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Recordings

Here are some recordings made during concerts of mine in the Grote Kerk (main church) at Vlaardingen (Netherlands). This church has a fine organ built in 1764 by the Flemish organ builder Pieter van Peteghem. More about this organ can be found on orgelvlaardingen.nl.

This is the first movement of the “Kyrie” from the Messe a l’usage ordinaire des paroisses by François Couperin. The Gregorian melody of the Kyrie is in long tones in the pedal part.

Although the organ has a southern ‘flavour’, North-German music also sounds very convincing. Here is a Preludium by Nicolaus Bruhns.

Next, two dances from a Polish manuscript dated at 1619, called “Oliwska Tabulatura Organowa”. The first one features the “Grand Jeu” of the organ and the second one is played on flue stops. Note the beautiful sound of the flutes in the soft part of the second dance.

This is a chorale prelude by Johann Pachelbel. Pachelbel is well known because of his famous canon, and among organists he is also well known because of his chorale partita’s, but he also wrote longer chorale preludes. This one I particularly like because of its fine contrapuntal fabric. It is not a very pretending piece, but very pleasant to listen an to play.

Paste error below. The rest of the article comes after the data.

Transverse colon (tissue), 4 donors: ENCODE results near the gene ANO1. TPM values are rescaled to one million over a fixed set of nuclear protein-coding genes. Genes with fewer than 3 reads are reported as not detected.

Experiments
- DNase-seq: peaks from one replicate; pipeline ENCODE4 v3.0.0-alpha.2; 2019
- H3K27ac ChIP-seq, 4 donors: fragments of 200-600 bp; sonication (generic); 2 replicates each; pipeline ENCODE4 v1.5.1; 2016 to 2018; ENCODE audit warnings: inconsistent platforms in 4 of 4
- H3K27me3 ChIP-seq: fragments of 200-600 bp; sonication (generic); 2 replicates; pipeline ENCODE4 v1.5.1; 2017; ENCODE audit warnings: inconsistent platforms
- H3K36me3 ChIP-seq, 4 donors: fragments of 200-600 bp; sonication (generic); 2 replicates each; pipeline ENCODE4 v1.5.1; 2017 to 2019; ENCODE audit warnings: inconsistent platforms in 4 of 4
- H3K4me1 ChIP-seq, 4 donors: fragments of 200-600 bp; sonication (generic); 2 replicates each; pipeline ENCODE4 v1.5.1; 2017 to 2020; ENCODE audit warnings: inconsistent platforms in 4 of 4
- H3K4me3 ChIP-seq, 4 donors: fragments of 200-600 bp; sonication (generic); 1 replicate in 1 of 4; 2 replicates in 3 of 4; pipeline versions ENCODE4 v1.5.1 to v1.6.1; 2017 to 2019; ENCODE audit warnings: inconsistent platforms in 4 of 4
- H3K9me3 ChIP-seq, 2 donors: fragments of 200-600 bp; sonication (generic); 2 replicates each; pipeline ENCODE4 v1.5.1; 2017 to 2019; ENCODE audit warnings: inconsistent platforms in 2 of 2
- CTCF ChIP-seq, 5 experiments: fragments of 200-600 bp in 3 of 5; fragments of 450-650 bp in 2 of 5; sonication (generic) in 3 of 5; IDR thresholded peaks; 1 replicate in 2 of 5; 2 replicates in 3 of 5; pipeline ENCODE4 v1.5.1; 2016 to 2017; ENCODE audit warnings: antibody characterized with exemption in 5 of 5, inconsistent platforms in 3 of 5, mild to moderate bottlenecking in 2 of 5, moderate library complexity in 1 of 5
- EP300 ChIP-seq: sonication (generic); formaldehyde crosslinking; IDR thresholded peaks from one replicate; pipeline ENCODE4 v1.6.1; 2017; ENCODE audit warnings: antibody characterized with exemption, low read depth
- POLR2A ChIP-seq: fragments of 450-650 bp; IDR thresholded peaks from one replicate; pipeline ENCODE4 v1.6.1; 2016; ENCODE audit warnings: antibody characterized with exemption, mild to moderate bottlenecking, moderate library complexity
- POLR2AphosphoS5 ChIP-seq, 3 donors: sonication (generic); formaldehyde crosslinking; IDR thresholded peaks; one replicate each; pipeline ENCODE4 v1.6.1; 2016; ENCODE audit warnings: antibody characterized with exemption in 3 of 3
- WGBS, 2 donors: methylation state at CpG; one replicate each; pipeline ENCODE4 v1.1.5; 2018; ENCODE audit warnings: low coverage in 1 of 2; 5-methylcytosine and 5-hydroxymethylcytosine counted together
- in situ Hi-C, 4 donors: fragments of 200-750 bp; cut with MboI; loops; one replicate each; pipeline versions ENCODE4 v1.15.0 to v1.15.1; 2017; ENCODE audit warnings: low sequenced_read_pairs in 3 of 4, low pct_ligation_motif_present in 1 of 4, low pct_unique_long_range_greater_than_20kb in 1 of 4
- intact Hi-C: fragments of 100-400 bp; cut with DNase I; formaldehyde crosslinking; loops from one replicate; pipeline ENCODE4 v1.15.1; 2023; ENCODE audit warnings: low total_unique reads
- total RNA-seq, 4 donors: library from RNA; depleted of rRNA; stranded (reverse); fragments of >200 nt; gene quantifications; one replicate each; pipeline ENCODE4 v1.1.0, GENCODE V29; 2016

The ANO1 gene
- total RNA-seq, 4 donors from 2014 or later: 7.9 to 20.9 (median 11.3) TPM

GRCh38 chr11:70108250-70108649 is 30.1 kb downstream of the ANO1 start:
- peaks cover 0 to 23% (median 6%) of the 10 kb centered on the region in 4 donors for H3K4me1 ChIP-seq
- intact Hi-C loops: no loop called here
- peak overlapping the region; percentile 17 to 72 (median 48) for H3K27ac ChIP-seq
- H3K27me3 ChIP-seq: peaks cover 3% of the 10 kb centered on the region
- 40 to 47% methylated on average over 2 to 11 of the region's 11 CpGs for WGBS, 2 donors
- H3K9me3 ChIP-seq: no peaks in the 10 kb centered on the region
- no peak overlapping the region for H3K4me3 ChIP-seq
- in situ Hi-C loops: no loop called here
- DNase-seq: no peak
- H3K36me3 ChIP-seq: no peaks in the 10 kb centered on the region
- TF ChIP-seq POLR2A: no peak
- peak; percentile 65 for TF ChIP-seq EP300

Alexandre Pierre François Boëly was in his time (early 19th century) a conservative composer. Maybe that’s why he did not get much attention during his life. Here I play a prelude and a fuge of Boëly. Note the final chord in which I make use of the presence of the contra A (a low tone, that is not present on most other organs).

Alexandre Guilmant, a Frence composer who lived around 1900, wrote several books with pieces for church organists. This is the choral prelude Veni Creator Sprirtus.

The Dutch composer Hendrik Andriessen (first half of 20th century) wrote some fine orchestra music, but also a number of organ pieces. Among these are two volumes with “Intermezzi”. From that, here are numbers XVII and XIX. Intermezzo XVII is about augmented triads. XIX features a nice solo and some interesting pedal work. The entrance of the solo at unexpected time and pitch is remarkable.